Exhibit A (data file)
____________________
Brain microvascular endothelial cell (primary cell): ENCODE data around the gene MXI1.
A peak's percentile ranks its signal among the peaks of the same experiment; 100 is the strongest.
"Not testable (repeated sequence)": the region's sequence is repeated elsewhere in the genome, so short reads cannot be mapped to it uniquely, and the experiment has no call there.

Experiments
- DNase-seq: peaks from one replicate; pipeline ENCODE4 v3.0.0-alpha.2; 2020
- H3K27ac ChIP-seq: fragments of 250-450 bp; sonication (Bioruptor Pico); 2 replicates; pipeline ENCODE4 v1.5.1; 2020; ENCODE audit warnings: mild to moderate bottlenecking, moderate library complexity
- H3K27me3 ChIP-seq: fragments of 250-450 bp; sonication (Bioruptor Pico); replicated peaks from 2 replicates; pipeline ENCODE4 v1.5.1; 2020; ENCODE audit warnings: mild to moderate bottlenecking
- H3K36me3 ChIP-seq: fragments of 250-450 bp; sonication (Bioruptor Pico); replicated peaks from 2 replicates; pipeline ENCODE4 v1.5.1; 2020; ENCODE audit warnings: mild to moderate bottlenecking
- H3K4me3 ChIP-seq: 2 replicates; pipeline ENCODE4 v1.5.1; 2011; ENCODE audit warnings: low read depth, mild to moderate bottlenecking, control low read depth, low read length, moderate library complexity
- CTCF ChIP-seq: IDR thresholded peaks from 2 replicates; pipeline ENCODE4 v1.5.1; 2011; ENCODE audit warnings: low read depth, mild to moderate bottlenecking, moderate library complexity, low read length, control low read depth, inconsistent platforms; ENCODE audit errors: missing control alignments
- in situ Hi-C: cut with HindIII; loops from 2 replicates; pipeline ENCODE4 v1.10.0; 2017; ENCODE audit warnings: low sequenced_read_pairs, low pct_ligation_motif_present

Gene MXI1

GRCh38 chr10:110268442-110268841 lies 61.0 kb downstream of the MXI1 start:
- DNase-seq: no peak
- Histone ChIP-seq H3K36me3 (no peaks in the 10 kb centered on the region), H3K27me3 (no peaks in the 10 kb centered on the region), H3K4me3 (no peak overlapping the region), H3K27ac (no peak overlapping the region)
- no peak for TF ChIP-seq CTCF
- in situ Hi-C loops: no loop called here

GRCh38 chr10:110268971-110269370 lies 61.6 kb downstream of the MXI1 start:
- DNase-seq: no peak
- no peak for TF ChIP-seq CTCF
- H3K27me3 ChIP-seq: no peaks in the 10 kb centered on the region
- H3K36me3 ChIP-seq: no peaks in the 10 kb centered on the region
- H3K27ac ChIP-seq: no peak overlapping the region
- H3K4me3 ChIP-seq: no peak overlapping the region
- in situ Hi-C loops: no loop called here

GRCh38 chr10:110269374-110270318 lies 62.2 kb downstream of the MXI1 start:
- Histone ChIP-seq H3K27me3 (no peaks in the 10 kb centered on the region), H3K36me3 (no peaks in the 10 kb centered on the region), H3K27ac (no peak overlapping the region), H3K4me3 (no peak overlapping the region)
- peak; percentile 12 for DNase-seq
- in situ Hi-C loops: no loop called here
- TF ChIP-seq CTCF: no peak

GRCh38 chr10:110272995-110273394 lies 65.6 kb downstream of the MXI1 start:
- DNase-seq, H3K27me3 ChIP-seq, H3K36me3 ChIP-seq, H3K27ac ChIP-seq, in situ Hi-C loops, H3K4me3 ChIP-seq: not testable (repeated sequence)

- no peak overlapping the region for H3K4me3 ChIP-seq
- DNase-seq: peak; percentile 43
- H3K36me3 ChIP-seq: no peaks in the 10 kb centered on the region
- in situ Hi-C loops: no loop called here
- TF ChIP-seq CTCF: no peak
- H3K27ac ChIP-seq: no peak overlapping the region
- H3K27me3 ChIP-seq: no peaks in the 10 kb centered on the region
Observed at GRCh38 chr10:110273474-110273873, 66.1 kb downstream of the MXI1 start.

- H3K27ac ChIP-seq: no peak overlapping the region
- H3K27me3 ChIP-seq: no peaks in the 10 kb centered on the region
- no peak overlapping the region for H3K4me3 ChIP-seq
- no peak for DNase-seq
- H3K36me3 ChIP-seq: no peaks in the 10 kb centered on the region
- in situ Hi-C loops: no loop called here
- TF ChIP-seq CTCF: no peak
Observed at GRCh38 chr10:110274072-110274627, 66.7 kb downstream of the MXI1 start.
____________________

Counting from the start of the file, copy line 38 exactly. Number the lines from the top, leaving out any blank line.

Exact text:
- H3K27ac ChIP-seq: no peak overlapping the region